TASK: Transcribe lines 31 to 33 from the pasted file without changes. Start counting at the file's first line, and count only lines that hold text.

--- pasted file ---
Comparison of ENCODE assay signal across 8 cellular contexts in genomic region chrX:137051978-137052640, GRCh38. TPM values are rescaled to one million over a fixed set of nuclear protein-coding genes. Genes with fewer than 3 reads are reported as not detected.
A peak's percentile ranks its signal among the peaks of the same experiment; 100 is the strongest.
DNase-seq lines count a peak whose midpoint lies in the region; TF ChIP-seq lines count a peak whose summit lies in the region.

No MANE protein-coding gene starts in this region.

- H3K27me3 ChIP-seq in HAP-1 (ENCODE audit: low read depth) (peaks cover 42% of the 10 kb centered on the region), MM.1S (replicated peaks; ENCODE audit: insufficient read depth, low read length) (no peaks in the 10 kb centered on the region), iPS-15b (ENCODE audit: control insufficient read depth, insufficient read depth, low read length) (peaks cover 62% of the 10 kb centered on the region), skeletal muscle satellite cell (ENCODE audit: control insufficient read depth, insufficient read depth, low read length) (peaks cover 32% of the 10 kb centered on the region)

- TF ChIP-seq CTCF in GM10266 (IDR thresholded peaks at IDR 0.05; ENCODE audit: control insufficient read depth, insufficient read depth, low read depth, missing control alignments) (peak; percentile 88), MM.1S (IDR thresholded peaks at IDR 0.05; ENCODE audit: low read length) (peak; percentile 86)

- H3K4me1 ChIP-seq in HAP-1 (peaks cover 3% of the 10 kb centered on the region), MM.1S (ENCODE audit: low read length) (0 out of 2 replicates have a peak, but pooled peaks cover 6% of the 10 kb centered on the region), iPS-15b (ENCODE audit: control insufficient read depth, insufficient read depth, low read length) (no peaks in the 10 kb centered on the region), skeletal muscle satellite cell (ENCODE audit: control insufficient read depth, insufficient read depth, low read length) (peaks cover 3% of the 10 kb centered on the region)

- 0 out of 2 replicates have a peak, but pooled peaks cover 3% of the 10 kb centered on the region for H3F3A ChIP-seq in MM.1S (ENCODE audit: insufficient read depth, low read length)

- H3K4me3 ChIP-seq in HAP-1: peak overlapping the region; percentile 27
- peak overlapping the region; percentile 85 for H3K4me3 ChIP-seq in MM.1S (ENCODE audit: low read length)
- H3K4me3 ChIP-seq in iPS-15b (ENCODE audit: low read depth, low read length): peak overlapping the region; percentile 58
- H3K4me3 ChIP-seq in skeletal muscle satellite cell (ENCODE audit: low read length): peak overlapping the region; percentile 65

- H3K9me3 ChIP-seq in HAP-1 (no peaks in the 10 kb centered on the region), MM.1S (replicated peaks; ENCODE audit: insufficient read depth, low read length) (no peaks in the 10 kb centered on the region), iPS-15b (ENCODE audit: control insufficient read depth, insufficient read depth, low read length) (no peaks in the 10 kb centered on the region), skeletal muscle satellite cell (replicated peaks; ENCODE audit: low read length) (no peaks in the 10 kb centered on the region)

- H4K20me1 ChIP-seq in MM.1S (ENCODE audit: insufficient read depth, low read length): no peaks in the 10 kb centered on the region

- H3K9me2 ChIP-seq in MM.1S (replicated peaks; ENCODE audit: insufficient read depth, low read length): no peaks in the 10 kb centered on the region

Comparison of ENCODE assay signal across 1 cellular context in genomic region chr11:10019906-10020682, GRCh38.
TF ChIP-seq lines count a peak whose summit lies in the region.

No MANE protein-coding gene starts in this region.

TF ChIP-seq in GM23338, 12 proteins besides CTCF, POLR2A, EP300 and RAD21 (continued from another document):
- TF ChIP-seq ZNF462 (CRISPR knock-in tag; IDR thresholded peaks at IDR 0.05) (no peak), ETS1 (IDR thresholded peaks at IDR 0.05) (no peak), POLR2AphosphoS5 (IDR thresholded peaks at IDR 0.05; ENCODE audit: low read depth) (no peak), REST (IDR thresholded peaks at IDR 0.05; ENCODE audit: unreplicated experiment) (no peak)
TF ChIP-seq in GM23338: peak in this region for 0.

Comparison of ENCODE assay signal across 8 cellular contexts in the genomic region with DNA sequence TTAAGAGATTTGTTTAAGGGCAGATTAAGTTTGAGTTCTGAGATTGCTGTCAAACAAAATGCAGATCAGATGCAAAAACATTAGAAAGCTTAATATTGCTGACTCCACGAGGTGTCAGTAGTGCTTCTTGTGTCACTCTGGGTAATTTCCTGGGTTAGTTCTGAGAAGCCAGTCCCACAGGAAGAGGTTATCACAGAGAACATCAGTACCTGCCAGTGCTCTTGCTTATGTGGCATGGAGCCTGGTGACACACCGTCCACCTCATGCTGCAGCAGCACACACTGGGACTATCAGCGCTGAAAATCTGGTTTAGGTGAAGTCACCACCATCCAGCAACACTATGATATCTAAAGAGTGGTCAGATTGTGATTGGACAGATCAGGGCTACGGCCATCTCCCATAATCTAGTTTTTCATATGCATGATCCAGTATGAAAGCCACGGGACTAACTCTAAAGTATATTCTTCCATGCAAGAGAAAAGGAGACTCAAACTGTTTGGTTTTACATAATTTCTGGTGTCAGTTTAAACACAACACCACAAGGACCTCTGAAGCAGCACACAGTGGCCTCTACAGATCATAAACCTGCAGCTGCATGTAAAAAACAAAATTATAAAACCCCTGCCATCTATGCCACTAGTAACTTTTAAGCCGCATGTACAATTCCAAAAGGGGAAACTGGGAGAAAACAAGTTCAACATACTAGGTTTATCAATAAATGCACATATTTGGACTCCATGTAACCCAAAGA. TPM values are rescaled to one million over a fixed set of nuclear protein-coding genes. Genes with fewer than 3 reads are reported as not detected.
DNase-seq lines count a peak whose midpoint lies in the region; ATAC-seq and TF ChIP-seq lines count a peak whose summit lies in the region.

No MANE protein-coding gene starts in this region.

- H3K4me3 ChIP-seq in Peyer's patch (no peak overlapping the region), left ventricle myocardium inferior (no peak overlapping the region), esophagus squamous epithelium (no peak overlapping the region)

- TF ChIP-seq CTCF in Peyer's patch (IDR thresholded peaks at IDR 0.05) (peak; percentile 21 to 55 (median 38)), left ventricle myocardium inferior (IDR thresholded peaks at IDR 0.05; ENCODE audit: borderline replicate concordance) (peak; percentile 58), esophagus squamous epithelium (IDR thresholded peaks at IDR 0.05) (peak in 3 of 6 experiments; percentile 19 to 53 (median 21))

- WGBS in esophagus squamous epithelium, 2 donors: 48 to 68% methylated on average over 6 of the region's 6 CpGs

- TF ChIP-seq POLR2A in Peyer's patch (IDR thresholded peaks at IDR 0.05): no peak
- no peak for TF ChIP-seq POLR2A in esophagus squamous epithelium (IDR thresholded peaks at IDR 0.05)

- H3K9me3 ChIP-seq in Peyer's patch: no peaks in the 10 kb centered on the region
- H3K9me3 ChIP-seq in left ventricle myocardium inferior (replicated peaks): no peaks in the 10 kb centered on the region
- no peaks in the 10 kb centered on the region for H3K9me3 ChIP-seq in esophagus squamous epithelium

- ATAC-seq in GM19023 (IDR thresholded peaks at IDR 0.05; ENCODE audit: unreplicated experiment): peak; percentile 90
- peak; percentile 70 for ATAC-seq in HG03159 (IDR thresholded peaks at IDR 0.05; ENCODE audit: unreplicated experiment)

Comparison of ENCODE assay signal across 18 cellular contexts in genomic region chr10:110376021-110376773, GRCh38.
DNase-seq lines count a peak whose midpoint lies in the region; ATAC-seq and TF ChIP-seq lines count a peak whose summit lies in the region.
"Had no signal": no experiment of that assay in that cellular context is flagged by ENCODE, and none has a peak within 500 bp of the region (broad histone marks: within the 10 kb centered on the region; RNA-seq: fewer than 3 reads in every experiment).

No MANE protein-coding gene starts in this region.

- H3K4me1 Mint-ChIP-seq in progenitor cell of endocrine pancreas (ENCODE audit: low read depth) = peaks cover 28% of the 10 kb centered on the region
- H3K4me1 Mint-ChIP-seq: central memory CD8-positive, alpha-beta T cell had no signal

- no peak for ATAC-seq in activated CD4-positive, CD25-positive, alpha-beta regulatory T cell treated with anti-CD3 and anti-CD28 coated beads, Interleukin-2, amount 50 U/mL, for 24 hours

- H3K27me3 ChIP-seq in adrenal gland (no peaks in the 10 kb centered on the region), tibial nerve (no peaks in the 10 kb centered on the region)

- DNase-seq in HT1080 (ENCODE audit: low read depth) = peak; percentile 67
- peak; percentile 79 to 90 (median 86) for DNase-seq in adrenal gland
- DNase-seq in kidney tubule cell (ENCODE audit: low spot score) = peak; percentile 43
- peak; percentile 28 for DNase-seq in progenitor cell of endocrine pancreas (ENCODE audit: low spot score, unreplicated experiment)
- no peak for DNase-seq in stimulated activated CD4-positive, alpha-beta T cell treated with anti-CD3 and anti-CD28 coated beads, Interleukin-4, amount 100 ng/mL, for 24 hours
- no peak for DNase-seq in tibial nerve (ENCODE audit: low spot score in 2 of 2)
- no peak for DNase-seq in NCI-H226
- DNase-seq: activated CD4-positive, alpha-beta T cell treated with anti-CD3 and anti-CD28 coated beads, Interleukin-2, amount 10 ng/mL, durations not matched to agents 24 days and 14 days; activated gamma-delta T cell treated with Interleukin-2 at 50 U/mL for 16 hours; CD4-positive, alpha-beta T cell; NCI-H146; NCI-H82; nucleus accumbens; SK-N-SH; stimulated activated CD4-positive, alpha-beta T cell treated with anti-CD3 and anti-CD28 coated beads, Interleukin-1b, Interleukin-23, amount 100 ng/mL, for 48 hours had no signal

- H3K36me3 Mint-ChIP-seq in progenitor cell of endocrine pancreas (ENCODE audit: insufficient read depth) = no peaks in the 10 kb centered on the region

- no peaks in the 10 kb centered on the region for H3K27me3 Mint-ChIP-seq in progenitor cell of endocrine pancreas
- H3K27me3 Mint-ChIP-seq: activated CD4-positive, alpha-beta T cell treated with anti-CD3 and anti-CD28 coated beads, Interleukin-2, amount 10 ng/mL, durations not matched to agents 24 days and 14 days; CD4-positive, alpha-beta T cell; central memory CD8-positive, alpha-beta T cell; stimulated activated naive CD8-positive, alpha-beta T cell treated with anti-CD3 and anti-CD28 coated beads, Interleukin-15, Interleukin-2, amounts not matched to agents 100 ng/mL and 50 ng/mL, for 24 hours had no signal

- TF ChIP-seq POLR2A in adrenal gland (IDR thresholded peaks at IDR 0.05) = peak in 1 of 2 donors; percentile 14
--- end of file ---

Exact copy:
- H3K9me3 ChIP-seq in left ventricle myocardium inferior (replicated peaks): no peaks in the 10 kb centered on the region
- no peaks in the 10 kb centered on the region for H3K9me3 ChIP-seq in esophagus squamous epithelium

- ATAC-seq in GM19023 (IDR thresholded peaks at IDR 0.05; ENCODE audit: unreplicated experiment): peak; percentile 90